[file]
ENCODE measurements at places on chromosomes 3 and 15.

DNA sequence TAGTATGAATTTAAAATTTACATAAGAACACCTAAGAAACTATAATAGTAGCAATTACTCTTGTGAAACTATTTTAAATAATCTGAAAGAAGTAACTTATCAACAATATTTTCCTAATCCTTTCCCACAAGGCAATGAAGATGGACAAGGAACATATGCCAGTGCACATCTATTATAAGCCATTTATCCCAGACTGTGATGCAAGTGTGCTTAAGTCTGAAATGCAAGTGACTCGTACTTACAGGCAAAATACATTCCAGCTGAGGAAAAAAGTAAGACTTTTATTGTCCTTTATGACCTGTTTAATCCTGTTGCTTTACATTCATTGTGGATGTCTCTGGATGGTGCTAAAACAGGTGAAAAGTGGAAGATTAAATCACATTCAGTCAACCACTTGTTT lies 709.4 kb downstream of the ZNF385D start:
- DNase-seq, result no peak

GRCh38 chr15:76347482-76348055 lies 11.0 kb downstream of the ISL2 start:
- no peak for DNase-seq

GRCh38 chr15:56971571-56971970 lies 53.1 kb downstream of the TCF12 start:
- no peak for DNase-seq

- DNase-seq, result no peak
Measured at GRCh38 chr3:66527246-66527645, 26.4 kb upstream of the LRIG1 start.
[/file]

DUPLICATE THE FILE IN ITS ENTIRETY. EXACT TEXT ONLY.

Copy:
ENCODE measurements at places on chromosomes 3 and 15.

DNA sequence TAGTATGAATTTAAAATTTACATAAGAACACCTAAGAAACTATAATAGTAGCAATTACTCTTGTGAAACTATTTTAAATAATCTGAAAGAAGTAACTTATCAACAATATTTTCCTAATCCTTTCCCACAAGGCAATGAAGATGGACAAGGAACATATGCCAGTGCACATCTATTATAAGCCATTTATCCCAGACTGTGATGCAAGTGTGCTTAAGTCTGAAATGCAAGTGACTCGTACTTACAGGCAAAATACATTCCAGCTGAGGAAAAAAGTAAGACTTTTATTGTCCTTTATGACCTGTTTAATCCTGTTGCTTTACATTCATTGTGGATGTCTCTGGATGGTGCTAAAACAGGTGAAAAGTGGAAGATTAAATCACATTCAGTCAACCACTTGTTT lies 709.4 kb downstream of the ZNF385D start:
- DNase-seq, result no peak

GRCh38 chr15:76347482-76348055 lies 11.0 kb downstream of the ISL2 start:
- no peak for DNase-seq

GRCh38 chr15:56971571-56971970 lies 53.1 kb downstream of the TCF12 start:
- no peak for DNase-seq

- DNase-seq, result no peak
Measured at GRCh38 chr3:66527246-66527645, 26.4 kb upstream of the LRIG1 start.